While one President calls for a diplomatic shutdown of the US within the nation, the interim president- President Guaidó has invited the United States to stay. The State Department has said it will not heed the order to leave the country. It accepts the interim President’s request and rejects Maduro’s order.

 At home, in a similar manner, Rajapaksa was rejected by the West with a strong voice from US.. His cabinet was seen illegitimate while appealing to the judiciary to restore democracy. Sri Lanka is today at a crossroads. It is deeply polarized. This divide will further rear its head in the upcoming election.

In Venezuela, the Trump administration pressed its case with Secretary of State Mike Pompeo calling on all countries in the Organization of American States (OAS) to reject Maduro and “align themselves with democracy,” calling the administration “illegitimate and invalid”. Pompeo, in his address to the 35-member OAS said “His (Maduro’s) regime is morally bankrupt, it’s economically incompetent and it is profoundly corrupt. It is undemocratic to the core,”.

 A few days after this statement three European Union nations Germany, France and Spain were ready to recognize Juan Guaido as Venezuela's interim president if elections were not called within eight days in a threat to Venezuelan regime. The trade sanctions from US will follow and isolation from the Western allies will be unfolding over the next several days.

 The trade sanctions echo the manner in which the EU was ready to withdraw its GSP plus and sanctions to follow in Sri Lanka. The Sri Lankan military was not involved in the constitutional crisis, the scenario in Venezuela will be different as the military has already taken President Maduro’s side and supports his Presidency.

 Just like Sri Lanka is playing a pivotal role in the Chinese ‘Belt and Road’ initiative and its close diplomatic and defence relations with Russia, Venezuelan regime from Hugo Chavez to Maduro has invested heavily in China and Russian relations which is a direct threat to the regional hegemon, the USA.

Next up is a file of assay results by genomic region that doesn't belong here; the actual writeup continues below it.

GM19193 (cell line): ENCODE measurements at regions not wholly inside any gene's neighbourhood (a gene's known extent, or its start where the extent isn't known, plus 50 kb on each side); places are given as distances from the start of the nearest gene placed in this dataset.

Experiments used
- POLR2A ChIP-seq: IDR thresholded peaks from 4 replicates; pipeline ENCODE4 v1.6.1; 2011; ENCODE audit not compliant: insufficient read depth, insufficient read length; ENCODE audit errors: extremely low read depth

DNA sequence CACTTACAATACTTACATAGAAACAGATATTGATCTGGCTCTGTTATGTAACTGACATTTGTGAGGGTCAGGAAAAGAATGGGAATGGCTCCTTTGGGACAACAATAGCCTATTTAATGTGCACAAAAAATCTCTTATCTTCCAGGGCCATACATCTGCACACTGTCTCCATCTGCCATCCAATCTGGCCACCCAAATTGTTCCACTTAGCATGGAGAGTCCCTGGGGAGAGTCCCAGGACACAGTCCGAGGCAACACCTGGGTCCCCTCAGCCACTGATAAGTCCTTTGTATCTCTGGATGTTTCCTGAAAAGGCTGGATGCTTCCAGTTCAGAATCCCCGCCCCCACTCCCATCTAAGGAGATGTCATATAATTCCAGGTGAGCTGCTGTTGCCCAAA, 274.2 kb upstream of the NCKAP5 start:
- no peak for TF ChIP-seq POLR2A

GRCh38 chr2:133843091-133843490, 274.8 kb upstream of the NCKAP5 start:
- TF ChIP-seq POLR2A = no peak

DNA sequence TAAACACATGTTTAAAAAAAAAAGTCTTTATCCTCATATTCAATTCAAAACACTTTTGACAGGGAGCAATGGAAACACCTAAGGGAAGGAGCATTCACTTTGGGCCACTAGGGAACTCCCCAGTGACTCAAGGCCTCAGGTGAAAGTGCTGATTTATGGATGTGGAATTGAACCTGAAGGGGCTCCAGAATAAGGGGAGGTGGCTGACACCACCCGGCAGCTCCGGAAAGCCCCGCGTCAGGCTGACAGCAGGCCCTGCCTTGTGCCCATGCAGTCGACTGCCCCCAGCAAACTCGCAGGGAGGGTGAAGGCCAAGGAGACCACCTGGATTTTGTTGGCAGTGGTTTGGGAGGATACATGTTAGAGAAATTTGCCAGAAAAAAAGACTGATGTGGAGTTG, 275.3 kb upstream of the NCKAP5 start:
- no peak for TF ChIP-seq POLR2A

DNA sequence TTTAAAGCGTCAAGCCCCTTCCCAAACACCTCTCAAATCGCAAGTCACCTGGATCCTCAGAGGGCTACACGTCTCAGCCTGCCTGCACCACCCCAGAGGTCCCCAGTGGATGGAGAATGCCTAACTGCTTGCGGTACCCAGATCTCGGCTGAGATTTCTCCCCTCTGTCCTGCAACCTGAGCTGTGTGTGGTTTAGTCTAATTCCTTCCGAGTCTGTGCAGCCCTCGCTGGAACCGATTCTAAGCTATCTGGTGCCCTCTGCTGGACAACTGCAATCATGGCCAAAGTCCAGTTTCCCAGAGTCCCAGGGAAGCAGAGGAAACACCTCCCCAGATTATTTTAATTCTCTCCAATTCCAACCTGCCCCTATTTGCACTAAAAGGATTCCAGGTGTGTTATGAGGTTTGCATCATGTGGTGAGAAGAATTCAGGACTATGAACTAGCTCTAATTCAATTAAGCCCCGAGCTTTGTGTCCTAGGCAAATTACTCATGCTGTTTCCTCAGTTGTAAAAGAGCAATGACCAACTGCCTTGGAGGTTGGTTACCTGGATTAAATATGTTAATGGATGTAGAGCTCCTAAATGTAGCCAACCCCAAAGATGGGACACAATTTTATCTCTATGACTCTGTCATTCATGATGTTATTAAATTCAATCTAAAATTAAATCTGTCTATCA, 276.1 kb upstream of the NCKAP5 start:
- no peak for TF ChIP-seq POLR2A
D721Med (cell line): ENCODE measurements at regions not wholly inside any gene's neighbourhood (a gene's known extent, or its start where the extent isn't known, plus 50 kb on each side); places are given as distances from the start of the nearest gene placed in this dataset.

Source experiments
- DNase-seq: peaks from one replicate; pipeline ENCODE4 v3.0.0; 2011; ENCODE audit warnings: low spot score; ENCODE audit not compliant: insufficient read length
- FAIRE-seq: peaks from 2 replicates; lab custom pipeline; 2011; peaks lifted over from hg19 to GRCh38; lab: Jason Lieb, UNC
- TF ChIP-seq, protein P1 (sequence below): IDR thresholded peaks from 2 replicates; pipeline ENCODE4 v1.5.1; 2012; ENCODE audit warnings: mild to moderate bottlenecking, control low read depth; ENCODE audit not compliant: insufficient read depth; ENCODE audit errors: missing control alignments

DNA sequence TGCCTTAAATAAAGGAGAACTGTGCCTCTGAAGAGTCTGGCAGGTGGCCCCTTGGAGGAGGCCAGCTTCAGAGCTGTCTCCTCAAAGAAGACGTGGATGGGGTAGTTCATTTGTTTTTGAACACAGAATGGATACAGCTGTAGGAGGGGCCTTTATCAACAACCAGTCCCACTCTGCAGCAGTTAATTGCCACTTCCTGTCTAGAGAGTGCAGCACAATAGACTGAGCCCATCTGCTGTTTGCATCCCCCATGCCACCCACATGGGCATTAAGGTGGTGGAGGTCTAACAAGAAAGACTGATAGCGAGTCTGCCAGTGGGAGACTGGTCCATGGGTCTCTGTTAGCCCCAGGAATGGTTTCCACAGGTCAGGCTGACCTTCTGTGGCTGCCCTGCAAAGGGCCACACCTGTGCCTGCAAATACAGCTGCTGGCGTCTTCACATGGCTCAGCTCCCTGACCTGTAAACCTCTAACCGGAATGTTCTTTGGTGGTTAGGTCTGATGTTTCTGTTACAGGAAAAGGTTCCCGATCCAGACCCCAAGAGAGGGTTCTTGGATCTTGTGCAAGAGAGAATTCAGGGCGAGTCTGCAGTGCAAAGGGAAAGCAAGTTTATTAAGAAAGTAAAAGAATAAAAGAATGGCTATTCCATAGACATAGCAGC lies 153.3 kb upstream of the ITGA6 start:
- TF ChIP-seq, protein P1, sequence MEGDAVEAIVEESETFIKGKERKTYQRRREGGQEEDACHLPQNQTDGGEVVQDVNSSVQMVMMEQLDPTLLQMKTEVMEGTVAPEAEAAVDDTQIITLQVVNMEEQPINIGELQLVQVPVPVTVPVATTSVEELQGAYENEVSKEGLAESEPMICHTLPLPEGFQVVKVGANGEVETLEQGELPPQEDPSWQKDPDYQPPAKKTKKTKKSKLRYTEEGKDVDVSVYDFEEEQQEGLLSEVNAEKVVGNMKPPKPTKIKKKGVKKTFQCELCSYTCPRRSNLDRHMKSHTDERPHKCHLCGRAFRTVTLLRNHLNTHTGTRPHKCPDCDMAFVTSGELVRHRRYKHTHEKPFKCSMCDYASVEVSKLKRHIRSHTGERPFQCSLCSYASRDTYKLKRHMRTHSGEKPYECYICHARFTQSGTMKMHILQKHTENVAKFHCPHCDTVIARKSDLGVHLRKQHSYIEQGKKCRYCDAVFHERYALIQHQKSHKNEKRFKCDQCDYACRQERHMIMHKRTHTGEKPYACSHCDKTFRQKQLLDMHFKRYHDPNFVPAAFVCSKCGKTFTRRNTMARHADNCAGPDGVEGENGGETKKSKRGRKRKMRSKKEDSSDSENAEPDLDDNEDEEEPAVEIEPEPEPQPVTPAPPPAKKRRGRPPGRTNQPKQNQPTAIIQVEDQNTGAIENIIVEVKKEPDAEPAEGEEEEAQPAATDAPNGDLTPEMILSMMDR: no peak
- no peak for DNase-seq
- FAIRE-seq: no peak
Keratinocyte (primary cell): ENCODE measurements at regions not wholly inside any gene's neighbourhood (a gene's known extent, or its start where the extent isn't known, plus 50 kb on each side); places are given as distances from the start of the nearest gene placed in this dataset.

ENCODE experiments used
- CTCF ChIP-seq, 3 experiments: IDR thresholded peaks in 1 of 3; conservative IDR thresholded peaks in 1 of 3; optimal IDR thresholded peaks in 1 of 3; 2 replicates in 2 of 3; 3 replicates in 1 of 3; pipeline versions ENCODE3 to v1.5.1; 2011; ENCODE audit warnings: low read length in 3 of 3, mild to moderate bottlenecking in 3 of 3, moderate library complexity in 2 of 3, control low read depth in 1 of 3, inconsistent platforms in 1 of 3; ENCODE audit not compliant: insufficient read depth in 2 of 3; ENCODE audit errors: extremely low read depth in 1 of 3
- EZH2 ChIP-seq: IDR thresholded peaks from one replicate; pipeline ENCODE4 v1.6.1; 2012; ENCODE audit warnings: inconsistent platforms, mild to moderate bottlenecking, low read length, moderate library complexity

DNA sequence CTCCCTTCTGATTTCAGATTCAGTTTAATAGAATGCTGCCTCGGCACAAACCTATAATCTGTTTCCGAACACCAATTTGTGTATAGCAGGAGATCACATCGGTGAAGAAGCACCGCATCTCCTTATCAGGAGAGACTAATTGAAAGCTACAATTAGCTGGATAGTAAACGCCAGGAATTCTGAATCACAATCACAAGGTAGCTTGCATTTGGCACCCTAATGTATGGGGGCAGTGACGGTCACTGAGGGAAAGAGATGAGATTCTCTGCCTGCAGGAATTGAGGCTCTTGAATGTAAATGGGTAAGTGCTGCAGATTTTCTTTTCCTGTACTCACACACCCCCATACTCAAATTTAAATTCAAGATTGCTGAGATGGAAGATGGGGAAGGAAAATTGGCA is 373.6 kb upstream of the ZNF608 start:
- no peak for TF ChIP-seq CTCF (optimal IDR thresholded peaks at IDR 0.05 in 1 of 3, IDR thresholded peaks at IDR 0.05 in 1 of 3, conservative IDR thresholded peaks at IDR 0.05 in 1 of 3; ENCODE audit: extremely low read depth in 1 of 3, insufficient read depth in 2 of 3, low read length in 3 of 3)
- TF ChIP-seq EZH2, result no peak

Venezuela has also been one of the largest markets for Russian arms exports in Latin America and has signed 30 contracts worth $11 billion from 2005 to 2013, according to the Russian news agency Tass. In December, Russia dispatched a small group of aircraft to Venezuela in a show of solidarity with Mr. Maduro’s Government. Two Tu-160 nuclear-capable bombers flew more than 6,000 miles in this exercise. Overall it has given Venezuela more than $10 billion in financial assistance in recent years. In exchange, Rosneft, the Russian state oil company, has acquired stakes in Venezuela’s energy sector. Venezuela’s crisis has made it more vulnerable than ever not only due to Russian influence but more towards the Chinese influence which has put U.S. economic, security, and diplomatic interests at risk.

 From Maduro’s last state visit to China requesting for more loans from China, China’s loans to Venezuela have grown to $65 billion. However, the Venezuelan economy has staggered in perhaps the same way as the Sri Lankan economy. In the same way, Sri Lankan leaders have obtained and are seeking more loans from China. These are seen by the West as predatory and debt trap loans.

 A few days ago, Sri Lanka celebrated her 71st year of independence from British colonial rule. Even after 71 years, policy makers have failed to realize promises of economic prosperity. What we have today is a broken down nation with less than 4% growth. Three top ratings agencies Fitch, Standard & Poor’s, and Moody’s Investor Services have downgraded Sri Lanka raising the cost of international borrowing. Fitch has moved Sri Lanka from B+ to B, which leaves it just four notches above default status.

 The nation is turning to China and India for financial support as a balance of payment crisis looms over the debt-strapped island. According to Indrajit Coomaraswamy Governor Central Bank of Sri Lanka, both India and the China are considering plans to scale up their respective offers to $1 billion each. He says , “Sri Lanka’s friends, the two regional giants, have stepped up to support us in this time when we were pushed into a rather difficult corner,”.

 Power transitions from West to East only prove that it is imperative to calculate external geopolitical interference toward Sri Lanka. Lankan leadership needs to include this discussion in political discourse.

 Asanga Abeyagoonasekera is the director general of the National Security Think Tank of Sri Lanka (INSSSL) under the Sri Lankan Ministry of Defense. Author of Sri Lanka at Crossroads(2019).The views expressed here are his own.